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Forests and Water Quality

Trees and forests are one of the best ways to reduce pollutants, sedimentation, and stormwater runoff.

Trees and forests are one of the best ways to reduce pollutants, sedimentation, and stormwater runoff. Leaving stream and river banks as natural as possible — with soil undisturbed and covered with trees and shrubs — can prevent erosion.

Water seems common, but you might be surprised to know just how uncommon it really is. As far as we know, Earth is the only planet in our solar system where water exists as a liquid. No living thing — plant or animal — can survive without it. In fact, water makes up a large percentage of all living things — and the Earth also! Water covers more than two-thirds of the Earth. About 60 percent of the human body is water. And more than 50 percent of a tree is made up of — you guessed it — water!

The water of the Earth’s surface is mainly found in oceans (more than 97 percent) and frozen polar ice caps and glaciers (about 2 percent). Less than one percent of all the surface water on Earth is fresh water that you and I can drink. Because water is necessary for life, it’s important that we keep it clean. A forest plays a big role in maintaining and improving water quality.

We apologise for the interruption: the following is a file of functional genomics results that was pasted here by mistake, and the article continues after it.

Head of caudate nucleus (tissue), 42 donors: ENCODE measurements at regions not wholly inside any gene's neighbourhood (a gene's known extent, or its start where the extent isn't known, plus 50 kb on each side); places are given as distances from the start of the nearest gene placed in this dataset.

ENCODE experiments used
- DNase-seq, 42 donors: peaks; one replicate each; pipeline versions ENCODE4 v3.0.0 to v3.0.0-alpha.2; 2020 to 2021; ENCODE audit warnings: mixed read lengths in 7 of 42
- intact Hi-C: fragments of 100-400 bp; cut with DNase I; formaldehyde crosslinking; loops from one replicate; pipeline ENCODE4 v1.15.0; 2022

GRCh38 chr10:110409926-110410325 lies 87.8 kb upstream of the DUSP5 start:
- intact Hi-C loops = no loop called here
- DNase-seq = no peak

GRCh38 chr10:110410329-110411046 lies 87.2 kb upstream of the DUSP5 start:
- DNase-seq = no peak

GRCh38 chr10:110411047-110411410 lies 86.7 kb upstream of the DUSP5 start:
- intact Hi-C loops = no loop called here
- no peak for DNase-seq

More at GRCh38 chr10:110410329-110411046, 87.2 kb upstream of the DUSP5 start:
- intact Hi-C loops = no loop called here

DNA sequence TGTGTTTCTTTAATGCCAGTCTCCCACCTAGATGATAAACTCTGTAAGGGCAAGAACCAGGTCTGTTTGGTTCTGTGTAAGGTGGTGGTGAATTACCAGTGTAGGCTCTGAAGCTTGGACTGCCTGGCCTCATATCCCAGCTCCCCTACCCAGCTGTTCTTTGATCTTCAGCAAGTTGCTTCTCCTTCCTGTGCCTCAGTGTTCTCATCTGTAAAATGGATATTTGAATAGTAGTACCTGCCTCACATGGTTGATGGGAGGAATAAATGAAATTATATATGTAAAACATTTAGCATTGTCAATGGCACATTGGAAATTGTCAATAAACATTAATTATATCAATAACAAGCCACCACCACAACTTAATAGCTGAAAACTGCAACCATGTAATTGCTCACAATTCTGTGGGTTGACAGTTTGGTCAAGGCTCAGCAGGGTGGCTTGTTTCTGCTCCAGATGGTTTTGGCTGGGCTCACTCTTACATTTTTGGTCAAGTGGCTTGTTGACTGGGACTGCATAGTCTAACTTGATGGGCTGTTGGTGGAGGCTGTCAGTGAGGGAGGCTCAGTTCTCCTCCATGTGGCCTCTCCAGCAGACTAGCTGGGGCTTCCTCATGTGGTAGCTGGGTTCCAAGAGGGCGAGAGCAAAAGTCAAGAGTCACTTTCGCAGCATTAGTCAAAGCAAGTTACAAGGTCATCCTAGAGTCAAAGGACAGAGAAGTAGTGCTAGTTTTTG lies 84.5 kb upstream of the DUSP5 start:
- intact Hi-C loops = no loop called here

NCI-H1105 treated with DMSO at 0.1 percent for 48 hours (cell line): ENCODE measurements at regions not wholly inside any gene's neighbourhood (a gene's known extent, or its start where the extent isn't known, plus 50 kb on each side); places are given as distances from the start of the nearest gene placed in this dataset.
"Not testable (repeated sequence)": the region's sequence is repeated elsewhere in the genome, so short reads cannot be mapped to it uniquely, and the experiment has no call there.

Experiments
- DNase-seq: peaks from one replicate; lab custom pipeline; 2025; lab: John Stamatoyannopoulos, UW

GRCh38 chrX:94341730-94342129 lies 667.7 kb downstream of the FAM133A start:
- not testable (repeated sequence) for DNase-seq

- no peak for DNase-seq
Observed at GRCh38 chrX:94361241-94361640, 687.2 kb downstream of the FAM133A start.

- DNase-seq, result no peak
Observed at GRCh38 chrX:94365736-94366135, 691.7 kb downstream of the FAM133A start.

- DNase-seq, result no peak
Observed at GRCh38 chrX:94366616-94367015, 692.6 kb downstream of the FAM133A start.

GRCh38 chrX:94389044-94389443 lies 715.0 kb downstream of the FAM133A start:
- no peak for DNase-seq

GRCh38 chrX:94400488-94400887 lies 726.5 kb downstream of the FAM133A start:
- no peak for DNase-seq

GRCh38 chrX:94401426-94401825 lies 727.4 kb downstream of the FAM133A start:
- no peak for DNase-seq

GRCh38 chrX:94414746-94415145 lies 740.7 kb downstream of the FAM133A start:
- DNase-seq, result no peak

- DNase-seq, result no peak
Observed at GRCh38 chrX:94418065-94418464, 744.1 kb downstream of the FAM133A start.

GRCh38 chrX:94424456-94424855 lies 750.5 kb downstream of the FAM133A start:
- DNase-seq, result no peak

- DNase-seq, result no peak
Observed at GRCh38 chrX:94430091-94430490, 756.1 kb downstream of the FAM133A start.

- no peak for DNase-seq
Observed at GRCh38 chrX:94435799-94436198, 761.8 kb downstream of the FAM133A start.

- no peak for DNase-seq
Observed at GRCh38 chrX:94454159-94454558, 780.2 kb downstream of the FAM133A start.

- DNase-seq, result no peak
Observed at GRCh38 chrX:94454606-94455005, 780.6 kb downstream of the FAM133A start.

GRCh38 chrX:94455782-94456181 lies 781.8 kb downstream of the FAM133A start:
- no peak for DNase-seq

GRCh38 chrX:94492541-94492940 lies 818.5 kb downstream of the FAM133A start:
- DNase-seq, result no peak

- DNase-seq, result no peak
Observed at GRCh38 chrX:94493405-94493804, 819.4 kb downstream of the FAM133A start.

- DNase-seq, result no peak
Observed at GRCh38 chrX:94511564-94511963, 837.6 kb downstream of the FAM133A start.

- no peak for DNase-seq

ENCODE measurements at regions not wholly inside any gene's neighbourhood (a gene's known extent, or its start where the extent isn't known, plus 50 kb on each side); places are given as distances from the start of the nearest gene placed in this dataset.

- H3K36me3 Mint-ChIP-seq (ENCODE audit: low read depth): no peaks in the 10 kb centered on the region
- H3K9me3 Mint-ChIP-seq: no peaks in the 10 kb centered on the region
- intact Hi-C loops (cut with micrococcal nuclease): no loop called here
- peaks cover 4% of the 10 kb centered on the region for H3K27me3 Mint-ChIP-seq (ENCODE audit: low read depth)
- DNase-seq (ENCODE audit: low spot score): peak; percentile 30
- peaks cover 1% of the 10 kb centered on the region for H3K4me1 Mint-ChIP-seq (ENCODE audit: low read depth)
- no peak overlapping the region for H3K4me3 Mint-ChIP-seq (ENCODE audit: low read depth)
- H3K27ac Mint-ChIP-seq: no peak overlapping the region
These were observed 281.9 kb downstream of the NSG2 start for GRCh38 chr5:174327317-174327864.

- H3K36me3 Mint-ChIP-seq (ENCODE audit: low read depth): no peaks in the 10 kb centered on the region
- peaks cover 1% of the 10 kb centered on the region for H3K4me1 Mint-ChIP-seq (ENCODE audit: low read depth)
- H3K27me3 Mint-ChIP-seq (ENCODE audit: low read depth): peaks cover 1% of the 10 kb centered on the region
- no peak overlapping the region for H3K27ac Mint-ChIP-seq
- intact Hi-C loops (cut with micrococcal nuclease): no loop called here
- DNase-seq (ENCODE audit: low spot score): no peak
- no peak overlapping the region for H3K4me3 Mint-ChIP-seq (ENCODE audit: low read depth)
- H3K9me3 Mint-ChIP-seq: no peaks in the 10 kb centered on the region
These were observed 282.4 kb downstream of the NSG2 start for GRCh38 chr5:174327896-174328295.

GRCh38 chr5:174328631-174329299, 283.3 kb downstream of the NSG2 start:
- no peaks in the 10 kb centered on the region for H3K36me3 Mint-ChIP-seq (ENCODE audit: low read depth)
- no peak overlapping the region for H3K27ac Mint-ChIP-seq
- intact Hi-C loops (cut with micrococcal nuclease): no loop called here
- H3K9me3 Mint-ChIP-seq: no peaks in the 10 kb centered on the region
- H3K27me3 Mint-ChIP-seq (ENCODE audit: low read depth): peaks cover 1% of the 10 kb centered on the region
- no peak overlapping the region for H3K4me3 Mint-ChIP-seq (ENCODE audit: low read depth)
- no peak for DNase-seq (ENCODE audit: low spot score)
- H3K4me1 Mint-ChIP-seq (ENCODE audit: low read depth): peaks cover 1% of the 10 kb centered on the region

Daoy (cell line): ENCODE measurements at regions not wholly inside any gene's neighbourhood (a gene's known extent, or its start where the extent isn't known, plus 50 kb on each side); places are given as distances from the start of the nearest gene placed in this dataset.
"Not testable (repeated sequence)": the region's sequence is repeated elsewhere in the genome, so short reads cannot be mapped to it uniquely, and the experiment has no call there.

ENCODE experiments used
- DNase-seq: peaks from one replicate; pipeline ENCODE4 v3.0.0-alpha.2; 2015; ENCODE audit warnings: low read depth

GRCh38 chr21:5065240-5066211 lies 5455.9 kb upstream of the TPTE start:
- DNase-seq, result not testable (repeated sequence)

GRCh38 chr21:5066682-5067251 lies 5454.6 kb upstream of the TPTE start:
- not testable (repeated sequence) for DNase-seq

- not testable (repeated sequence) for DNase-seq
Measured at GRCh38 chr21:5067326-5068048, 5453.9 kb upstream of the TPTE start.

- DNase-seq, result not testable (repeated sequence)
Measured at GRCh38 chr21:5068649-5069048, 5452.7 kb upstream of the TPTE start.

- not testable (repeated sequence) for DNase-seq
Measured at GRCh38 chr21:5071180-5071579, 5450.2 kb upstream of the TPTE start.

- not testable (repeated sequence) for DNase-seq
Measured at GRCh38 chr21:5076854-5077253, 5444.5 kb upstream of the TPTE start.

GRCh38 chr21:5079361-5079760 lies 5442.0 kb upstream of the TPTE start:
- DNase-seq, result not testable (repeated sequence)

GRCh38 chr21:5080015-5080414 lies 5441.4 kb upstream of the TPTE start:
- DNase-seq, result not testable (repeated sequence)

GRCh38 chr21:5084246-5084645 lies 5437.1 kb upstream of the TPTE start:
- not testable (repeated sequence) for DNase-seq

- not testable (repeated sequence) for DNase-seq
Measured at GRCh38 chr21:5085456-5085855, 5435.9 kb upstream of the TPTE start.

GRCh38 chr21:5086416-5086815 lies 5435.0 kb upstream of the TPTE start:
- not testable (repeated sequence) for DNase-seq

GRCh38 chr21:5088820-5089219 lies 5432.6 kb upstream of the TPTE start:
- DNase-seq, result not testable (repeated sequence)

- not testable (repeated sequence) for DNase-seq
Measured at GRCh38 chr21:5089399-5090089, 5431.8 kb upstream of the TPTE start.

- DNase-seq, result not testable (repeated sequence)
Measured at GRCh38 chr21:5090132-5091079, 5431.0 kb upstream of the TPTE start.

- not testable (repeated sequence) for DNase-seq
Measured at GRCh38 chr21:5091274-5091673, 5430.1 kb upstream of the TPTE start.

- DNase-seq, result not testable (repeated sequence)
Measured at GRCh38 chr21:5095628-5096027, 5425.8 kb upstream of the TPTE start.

What is a Watershed?
Raindrops fall. Some soak into the ground. Some join with other drops and trickle down slopes. The trickles join to form streams. These streams connect to make rivers. Rivers then make their way to the sea. All the land drained by a stream and its branches, or by a river and its streams, is called a watershed. Scientists study watersheds to learn how much water is available to meet people’s needs. The topography — the physical appearance of the land — along with the plants, the soil, the rock formations and the climate, all affect the water in a watershed.

Forests and the Watershed
Heavy rain in a watershed can cause severe flooding, which destroys land and property. Flooding is less likely if a watershed has carefully managed forest areas or wetlands. (Wetlands are places that are flooded or boggy all or part of the year. Forests can be wetlands, too.) Forest soils soak up water. The roots of trees also anchor soil and keep it from washing away — even after the trees are harvested. Wetlands — usually swamps and marshy areas — act as natural sponges, soaking up rain-water that might cause flooding.

Link to US Forest Service website: “Water and Forests: The role trees play in water quality”